Please enjoy the following guest post.
The business and culture of pre-paid (“stored value”) debit or cash cards continues its rapid ascent to realms far beyond the original debit cards that were tied to bank checking accounts. But not without controversy. In October (2011), the BaltimoreSun reported that Marylanders were experiencing “anxiety and distrust over the coming of smart meters,” computerized monitoring of kilowatt usage in homes and businesses. Some electricity customers – those who initiate service with poor credit and no deposits – will need to pay for their electricity in advance, and when the account runs dry the shut-off could be immediate.
The analogy the electric company uses is that it is similar to pay-as-you-go cell phones. These are largely used by individuals who either do not wish to maintain long-term contracts – perhaps but not necessarily for nefarious reasons – or because their credit scores preclude having a multi-year relationship with the carrier.
The Sun writer cites others who say electricity and cell phones fall into different moral categories.
“Electricity isn’t a cell phone,” goes the argument. The article cites a Fort Worth, Texas power company that began offering this service this fall. While it does work similarly to cell phone pay-go systems, additional benefits are touted as well: advanced usage-monitoring technologies enable energy consumers more information on how to reduce their usage and, consequently, their costs. But the main attraction likely is that security deposits and minimum credit scores are not required.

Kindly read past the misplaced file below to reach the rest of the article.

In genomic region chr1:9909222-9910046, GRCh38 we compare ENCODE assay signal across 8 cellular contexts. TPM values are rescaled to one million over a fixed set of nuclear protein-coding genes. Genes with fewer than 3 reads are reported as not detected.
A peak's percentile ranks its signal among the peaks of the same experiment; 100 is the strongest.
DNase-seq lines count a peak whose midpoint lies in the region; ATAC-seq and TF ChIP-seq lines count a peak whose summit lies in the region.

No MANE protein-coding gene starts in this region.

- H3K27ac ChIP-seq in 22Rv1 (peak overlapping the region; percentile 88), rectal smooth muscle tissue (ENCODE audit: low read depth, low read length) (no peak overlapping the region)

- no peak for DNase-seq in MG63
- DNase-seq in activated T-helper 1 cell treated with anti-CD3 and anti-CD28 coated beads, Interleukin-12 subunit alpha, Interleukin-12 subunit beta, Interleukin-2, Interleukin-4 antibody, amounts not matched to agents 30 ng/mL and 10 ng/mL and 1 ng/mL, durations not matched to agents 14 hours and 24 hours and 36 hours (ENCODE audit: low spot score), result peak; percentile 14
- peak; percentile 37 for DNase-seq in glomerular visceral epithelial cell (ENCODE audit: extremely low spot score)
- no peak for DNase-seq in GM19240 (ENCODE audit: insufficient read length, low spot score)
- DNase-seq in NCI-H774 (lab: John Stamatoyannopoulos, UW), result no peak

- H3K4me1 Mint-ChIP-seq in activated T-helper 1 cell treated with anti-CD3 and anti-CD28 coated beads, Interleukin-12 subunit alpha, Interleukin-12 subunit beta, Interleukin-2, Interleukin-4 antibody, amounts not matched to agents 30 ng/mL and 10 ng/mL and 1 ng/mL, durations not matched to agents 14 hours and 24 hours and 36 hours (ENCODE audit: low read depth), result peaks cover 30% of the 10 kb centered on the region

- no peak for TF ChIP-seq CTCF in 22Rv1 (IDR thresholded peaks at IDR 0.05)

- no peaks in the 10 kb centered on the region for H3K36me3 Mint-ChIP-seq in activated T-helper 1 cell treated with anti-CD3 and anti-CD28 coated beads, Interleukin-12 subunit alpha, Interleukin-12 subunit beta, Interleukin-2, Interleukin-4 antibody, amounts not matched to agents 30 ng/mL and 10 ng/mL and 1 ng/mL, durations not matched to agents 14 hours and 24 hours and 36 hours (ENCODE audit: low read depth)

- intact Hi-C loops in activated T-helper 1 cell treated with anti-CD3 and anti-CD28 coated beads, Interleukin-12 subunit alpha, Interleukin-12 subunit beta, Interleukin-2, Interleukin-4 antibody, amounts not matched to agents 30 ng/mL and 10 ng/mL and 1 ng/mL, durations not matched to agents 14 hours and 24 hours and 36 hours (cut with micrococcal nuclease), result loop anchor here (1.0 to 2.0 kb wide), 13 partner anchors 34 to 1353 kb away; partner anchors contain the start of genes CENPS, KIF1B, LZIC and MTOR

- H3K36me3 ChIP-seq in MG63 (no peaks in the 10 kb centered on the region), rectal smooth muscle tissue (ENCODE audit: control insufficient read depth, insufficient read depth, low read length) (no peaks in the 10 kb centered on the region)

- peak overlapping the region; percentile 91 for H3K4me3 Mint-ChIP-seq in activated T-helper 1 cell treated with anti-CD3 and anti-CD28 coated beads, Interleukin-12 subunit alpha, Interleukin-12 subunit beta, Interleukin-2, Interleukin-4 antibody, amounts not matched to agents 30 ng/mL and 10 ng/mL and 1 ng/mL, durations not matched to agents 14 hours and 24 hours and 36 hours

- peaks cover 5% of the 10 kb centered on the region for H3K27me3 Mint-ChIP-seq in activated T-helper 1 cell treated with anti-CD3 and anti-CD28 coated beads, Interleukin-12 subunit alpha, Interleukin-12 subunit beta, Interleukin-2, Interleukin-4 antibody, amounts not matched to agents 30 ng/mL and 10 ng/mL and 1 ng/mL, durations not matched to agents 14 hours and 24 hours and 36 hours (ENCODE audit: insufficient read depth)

The Sun writer notes, somewhat cynically, that the service is not unlike “the convenience and affordability of payday lenders,” providers of cash advances on paychecks. These are typically used by individuals who are caught short of money at moments when they absolutely need cash, such as for car repairs and medications not covered by insurance deductibles. The fast payday loan industry itself has grown with technology, as most are now offered online with a simple, five-minute application process.
The libertarian, free-market argument on each of these is simple: No consumer choices are being eliminated. Product offerings are simply being broadened. These new ways of paying for services – electricity, cell phones and short-term cash loans – effectively bring these things to individuals who might not otherwise be able to access them at all.